The beneficial bacteria and yeast that live in your sourdough starter are most happy, active and balanced in a temperature range of about 70 to 75°F. Cooler conditions will lead to slower activation and a generally less vigorous starter. (Though we activated the dry sourdough starter shown in this tutorial when it was 63-70°F on average, with zero issues!) Hot temperatures may make the process go faster.
It is okay if your house is cooler or warmer than “ideal” – just keep in mind that it can lead to a slightly different timetable and starter behavior than shown here. Not sure of the exact temperature in your house? I highly recommend keeping an ambient thermometer next to your starter container to easily monitor it. If needed, see the temperature troubleshooting tips at the end of this article.
To reactivate your dry sourdough starter, you are going to need to feed it once per day for the duration of about a week. Therefore, don’t start this process when you’re about to go on vacation! It is best if the feedings occur about 24 hours apart, though it doesn’t need to be exact. Choose a time of day to start that you’re usually available and will be easy to remember. For example, first thing in the morning, around dinner time, or before bed. Set an alarm if you’re forgetful!
Don’t worry… once the starter is reactivated, it won’t need daily feeding (unless you choose to store it at room temperature). We store ours in the refrigerator and only take it out to feed/bake on the weekend (or every other weekend), as explained in our starter maintenance article.
Okay, are you ready to wake your baby up?
- 1 package of dry sourdough starter powder or flakes (approximately 1 heaping half-tablespoon)
- All purpose flour or bread flour. We have experimented with reactivating a dry sourdough starter with both types of flours, and it works perfectly with both. Note that we use certified organic flour, which the microbes generally prefer but isn’t absolutely necessary. If you’d like to transition your starter to whole wheat or rye in the future, you absolutely can! However, I suggest using simple white flour when first reactivating the dry sourdough starter.
- Filtered water or spring water. Ideally, the water used to activate and maintain a sourdough starter is free of chlorine.
- A pint size mason jar (or similar). Given the small volume, you can start the process of reactivating your dry sourdough starter in an average jar, glass, or other similar size container.
- A larger glass storage container. On day five of this process, we will transfer the activated sourdough starter into a larger container – its forever home! We use a flip-top 1-liter glass container like this one. See the discussion about using bigger containers to maintain a larger volume of starter in the “Day 5” section below.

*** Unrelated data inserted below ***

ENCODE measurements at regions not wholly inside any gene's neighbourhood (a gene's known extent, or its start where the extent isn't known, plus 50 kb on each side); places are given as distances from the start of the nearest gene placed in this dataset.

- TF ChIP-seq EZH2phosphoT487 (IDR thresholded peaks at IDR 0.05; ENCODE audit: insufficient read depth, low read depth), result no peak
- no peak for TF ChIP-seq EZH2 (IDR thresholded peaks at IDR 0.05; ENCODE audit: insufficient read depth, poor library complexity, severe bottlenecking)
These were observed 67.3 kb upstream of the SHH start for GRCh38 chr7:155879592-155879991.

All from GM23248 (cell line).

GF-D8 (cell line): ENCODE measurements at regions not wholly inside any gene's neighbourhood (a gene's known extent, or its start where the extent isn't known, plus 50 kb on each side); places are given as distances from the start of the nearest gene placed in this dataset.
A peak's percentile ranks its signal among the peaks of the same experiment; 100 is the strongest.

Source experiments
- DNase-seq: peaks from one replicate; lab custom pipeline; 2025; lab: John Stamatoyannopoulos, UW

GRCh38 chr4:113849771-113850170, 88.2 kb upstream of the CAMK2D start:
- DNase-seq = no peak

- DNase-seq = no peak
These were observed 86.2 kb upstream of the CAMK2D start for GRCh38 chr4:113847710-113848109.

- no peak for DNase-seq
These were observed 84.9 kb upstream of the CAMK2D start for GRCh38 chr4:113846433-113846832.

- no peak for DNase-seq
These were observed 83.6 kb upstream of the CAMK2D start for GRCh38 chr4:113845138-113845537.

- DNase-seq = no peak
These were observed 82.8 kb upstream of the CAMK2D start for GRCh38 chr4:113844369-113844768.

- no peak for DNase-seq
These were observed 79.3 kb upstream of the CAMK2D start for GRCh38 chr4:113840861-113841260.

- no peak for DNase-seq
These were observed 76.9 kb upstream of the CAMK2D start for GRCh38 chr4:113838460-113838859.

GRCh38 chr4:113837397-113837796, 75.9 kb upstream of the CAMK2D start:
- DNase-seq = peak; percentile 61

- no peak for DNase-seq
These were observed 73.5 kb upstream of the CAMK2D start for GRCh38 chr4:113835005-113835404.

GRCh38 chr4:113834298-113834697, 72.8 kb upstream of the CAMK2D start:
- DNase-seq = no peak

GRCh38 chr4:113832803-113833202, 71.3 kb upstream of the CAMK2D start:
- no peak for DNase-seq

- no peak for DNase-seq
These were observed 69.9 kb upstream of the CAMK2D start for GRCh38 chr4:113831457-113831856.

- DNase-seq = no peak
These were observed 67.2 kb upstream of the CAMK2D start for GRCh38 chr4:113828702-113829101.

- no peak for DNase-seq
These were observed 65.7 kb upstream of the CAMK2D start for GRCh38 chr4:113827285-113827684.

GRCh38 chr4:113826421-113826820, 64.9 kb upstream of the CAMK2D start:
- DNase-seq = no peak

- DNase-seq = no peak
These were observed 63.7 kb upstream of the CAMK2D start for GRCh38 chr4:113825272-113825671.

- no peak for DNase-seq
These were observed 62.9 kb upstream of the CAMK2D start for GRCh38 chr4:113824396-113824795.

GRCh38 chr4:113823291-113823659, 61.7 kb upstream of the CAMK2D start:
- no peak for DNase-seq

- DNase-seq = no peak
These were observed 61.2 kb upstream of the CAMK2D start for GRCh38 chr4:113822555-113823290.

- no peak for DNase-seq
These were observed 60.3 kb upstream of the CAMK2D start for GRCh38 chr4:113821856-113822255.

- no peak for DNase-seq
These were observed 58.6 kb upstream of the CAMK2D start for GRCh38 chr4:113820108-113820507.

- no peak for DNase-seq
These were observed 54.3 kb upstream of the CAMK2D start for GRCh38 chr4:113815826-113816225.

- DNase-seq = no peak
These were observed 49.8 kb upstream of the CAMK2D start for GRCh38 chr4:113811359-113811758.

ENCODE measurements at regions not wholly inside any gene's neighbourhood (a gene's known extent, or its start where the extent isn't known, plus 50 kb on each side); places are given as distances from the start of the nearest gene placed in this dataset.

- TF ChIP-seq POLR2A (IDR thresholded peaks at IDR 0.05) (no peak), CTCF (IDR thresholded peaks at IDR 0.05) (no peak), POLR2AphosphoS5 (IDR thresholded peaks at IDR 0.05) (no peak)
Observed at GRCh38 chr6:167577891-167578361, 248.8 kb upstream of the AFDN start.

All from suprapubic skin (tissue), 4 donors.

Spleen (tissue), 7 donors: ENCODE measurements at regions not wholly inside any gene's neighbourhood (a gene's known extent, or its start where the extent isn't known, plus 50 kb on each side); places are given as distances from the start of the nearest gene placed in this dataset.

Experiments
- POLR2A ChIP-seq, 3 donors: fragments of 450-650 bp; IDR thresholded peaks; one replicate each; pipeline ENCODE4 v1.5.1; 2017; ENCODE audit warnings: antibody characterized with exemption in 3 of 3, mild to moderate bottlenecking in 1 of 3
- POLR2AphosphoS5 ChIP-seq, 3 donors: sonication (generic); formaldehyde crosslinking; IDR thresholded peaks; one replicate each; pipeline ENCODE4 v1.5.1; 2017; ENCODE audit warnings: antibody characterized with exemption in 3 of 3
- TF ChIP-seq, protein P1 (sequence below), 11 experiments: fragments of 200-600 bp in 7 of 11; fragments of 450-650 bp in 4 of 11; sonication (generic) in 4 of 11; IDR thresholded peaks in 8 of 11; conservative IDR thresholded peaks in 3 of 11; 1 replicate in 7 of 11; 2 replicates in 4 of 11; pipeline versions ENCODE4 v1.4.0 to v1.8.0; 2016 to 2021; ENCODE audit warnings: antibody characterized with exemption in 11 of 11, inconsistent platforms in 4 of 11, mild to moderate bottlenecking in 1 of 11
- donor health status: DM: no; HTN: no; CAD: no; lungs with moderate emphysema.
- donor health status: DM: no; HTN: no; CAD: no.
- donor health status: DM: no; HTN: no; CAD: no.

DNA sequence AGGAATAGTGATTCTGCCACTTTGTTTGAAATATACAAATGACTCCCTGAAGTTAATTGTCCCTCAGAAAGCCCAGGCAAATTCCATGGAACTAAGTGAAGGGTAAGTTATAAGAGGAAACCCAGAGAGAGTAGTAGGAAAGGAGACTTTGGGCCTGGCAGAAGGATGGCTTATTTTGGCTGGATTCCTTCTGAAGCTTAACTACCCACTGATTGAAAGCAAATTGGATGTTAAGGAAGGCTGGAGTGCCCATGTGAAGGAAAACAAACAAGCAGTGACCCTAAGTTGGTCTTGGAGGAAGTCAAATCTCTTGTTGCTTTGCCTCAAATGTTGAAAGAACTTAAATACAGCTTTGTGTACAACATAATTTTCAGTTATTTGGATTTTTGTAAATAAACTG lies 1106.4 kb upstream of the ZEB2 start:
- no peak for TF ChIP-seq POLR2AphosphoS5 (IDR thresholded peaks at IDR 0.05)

- In a clean pint-size mason jar or similar, combine one full H&C package of dry sourdough starter (approximately 1 heaping half-tablespoon) with 1.5 tablespoons of filtered lukewarm water. Avoid using cold water throughout this process, as it will slow down the activity of the starter. Allow the dry sourdough starter and water to sit for several minutes to soften and combine. Use a fork or spoon to stir it on occasion.
- Then, mix in 1 tablespoon of flour. Mix thoroughly. Try to avoid making a huge mess of the sides of your jar. Use the edge of your fork or a small spatula to clean up any hefty smears.
- Cover the jar with a lid. It doesn’t necessarily need to be air-tight; the purpose is to prevent it from drying out or allowing mold spores in. I only lightly screw on these BPA-free plastic jar lids. If you’re using a drinking glass or other container that doesn’t have a lid, simply set a plate on top, add plastic wrap, or a reusable beeswax wrap on top.
- Finally, set the container in a moderately warm location. Come back in about 24 hours.
Into the same jar as yesterday, add 1 tablespoon of flour and 2 teaspoons of water to the starter. Mix well. Cover the jar or container again, and allow it to sit for another 24 hours.
Have you thought about a name for your sourdough starter yet? There is a tradition in the sourdough baking world to name your sourdough starter. In fact, it is considered bad luck if you don’t! Today sounds like a good day to pick a name. If you need any ideas, check out our list of the top 60 Punny Sourdough Starter Names.
By day three, you may start to see fermentation bubbles in the starter! Repeat the same process as yesterday, adding 1 tablespoon of flour and 2 teaspoons of water. Mix, cover, and set aside.